What is a threshold?

The threshold can be the secret to saving money when returning a lease car.

A lease company has admin costs. They have to pay somebody to send out a bill, they have to pay for somebody to chase  the money, they even have to pay for payment processing. On top of that, they have to assume that some people will dispute the charges  and tie up their phone lines while they put up a fight. 

They also realized that recharges make customers unhappy, especially if they are seen as being petty.

The lease company is there to make profit, and they will have calculated all this and figured out that if the damage and devaluation to your car is under a certain figure, it just isn't worth sending you a bill for it.

They didn't tell you that, did they? But I think you'll agree that it's useful to know!

You can ask your lease company what the threshold is, some will tell you, some may not. We have even seen companies advertising on the fact that they have a high threshold. So it could be between £200 and £400.

Armed with this information, we can entirely alter our strategy when returning a lease car and save you money.

If you are faced with a car with half a dozen bits of damage, the conventional wisdom is to tackle the big, expensive problems first, such as a set of scuffed wheels.  And then tackle all the of the cheaper problems.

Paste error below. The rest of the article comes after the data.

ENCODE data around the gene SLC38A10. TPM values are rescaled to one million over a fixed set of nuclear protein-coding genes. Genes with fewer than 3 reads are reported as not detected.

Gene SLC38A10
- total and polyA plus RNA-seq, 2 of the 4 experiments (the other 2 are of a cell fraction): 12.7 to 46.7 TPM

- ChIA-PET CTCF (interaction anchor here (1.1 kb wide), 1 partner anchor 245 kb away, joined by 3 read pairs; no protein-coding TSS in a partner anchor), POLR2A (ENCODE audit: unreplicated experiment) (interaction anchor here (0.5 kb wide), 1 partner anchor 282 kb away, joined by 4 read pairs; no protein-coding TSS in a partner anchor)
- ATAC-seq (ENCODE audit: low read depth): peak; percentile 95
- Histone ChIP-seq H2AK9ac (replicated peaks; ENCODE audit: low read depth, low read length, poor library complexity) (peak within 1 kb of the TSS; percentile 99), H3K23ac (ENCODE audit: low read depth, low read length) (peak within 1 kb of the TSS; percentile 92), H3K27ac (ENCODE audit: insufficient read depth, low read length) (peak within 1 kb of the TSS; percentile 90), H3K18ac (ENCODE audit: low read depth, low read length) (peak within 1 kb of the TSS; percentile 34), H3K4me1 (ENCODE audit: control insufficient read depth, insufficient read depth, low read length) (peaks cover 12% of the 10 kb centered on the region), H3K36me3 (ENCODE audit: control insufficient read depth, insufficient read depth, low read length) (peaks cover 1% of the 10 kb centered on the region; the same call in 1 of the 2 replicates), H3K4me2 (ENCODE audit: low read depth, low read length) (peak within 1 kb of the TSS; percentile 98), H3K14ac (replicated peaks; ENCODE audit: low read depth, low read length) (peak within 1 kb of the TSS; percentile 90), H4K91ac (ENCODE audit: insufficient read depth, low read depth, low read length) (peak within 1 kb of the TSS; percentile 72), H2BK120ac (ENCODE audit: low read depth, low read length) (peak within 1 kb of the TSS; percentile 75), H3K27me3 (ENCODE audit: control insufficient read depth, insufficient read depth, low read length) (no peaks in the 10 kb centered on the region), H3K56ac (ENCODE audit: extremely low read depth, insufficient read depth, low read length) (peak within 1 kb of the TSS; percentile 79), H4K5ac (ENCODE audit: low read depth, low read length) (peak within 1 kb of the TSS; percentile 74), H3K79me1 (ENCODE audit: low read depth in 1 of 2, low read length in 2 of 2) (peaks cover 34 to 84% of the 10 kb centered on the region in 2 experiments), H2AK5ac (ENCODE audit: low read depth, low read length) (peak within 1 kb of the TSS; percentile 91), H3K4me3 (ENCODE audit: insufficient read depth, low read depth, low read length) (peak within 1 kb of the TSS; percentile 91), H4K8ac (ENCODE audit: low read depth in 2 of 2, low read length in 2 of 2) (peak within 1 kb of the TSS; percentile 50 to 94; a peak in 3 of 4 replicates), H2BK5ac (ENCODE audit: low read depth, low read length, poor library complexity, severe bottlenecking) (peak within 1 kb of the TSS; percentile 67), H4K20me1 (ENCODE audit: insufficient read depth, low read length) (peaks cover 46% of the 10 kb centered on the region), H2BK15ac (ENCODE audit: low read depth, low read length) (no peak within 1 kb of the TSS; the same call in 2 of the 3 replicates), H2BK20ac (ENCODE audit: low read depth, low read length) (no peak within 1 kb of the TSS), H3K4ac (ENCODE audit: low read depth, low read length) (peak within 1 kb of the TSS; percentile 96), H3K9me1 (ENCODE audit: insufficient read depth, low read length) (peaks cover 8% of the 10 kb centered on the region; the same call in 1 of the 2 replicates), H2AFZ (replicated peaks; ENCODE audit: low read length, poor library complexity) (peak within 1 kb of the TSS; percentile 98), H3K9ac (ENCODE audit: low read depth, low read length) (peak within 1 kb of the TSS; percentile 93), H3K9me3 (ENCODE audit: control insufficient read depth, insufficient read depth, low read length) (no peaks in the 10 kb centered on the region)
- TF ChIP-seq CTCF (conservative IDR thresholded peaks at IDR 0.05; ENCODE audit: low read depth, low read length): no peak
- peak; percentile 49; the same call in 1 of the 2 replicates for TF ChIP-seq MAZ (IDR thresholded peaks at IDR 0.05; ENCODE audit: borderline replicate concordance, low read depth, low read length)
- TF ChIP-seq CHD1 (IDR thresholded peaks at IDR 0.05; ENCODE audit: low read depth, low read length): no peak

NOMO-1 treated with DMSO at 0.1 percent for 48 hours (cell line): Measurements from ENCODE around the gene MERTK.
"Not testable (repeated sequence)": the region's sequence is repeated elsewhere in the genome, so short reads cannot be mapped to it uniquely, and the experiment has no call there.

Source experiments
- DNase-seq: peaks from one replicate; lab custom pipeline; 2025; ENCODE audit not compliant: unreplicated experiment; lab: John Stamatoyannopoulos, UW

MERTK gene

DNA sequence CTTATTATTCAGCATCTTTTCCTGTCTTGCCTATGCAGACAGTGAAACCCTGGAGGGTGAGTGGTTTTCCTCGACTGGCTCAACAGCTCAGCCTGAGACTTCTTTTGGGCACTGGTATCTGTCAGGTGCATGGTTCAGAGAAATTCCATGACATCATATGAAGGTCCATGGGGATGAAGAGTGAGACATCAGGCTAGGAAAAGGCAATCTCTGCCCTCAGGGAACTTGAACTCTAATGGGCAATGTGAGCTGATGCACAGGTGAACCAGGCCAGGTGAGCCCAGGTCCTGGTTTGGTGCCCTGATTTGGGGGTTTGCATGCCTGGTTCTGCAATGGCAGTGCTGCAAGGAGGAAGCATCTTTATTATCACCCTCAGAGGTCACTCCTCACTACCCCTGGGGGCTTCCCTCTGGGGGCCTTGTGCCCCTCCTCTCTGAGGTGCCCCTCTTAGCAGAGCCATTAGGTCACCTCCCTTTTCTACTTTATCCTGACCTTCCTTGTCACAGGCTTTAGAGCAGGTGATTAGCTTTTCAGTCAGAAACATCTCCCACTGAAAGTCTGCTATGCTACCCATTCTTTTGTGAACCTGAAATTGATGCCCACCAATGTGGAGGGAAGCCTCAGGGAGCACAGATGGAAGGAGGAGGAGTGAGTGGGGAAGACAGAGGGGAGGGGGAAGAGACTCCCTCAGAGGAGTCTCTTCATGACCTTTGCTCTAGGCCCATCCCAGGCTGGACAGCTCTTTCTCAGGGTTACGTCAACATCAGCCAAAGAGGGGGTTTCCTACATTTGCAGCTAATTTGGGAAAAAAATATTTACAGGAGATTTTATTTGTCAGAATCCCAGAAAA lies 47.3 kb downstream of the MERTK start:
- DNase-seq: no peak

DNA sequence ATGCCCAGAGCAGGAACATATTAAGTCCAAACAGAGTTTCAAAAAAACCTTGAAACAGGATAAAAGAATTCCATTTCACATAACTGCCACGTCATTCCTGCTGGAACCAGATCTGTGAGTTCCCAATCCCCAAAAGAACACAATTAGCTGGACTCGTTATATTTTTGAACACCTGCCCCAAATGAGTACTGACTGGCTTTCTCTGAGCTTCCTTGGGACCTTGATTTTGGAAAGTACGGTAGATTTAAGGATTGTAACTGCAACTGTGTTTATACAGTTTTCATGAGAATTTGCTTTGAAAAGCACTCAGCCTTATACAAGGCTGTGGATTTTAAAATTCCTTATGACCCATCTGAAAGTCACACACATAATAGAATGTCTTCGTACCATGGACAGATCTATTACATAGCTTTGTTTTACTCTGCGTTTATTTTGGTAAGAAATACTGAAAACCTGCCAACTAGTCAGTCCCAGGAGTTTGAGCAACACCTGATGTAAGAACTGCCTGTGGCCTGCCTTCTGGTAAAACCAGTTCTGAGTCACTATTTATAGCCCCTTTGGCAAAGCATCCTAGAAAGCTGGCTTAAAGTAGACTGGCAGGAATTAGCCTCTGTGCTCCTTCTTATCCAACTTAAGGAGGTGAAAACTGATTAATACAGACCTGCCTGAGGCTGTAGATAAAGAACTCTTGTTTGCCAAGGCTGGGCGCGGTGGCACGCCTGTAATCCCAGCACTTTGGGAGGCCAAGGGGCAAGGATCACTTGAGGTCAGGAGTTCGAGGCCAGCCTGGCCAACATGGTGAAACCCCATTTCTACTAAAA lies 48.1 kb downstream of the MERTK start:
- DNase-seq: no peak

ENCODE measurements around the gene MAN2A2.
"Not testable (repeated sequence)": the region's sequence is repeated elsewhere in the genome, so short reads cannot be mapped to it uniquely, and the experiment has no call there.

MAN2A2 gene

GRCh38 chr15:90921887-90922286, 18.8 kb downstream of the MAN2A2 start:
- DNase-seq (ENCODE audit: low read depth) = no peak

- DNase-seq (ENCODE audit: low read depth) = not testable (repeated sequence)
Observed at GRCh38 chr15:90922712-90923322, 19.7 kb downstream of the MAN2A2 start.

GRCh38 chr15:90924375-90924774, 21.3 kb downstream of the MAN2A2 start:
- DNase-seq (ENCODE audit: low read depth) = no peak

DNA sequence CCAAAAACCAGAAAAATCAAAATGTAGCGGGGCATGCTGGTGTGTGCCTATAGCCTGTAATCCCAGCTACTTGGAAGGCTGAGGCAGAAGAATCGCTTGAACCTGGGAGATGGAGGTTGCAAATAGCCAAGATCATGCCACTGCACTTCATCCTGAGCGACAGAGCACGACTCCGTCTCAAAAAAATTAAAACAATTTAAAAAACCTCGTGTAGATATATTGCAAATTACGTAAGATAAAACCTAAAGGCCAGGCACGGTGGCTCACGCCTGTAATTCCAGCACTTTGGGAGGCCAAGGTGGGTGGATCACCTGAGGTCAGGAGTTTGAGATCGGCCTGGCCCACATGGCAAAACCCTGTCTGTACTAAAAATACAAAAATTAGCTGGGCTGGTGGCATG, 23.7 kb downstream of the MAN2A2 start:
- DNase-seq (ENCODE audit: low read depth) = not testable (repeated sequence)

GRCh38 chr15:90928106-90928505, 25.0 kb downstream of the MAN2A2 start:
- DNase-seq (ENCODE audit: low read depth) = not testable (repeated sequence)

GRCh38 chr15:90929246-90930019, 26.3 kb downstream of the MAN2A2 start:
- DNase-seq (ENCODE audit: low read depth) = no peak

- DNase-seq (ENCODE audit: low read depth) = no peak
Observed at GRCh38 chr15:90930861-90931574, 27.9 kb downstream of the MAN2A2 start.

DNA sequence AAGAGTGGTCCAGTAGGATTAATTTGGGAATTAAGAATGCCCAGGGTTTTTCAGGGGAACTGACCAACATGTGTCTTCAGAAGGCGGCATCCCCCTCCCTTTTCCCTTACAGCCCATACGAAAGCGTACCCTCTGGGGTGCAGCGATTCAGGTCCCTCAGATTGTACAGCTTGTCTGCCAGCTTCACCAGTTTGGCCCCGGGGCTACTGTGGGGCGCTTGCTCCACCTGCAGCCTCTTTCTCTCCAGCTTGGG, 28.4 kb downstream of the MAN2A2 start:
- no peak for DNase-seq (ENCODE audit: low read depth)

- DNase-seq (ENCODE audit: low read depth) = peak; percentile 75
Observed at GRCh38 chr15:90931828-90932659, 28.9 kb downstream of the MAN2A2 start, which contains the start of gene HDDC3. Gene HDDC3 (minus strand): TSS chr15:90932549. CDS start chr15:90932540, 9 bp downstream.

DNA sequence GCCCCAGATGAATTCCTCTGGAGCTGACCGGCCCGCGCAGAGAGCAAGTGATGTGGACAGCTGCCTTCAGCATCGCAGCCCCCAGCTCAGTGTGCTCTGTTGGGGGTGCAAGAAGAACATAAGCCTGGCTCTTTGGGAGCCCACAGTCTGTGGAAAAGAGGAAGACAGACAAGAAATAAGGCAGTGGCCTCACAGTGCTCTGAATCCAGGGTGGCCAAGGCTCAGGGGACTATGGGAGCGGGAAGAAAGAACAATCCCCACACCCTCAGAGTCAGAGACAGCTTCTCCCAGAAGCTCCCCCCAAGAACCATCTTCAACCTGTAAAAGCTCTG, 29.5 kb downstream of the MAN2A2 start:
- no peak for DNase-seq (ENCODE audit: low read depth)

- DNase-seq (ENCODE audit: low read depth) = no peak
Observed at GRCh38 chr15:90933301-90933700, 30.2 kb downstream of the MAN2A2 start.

However, if you have a rough idea of what the lease company's threshold is, it is possible to just do the cheaper repairs and have the expensive repairs fall under, thus avoiding any penalties at all.

Of course, it also helps if you have a list of charges or have a good idea what is expensive and what is cheap. To have a set of wheels refurbished yourself is quite expensive, because the wheel company will  do a proper job and charge you retail prices. While the cost of recharge is often based on the trade price. 

Conversely, if your high heels have worn a hole in the carpet under the accelerator, to pay to have a repair for this is relatively cheap, but the recharge would mostly likely be to cover the cost of a new carpet. They may even include the cost of having the car stripped out to fit it. 

There's more...

It is, worth remembering that the lease inspector who will be examining your car is not working off of the matrix of charges, nor is he concerned about thresholds. He is just listing damage as he sees it. Although there are standards which are supposed to take all subjectivity out of the process, lease inspectors are human and have biases. If a car is generally in very good condition, they might be a little more generous in the way they record what they find. A mark on the roof might be borderline, and they might feel it would be a shame to make too much of it on an otherwise good car. However, if they are approaching a car with scuffed wheels and a dented bumper, that borderline mark is just another thing to add to the list.

 

Written by Danny Argent. Last updated 16/06/2022 15:51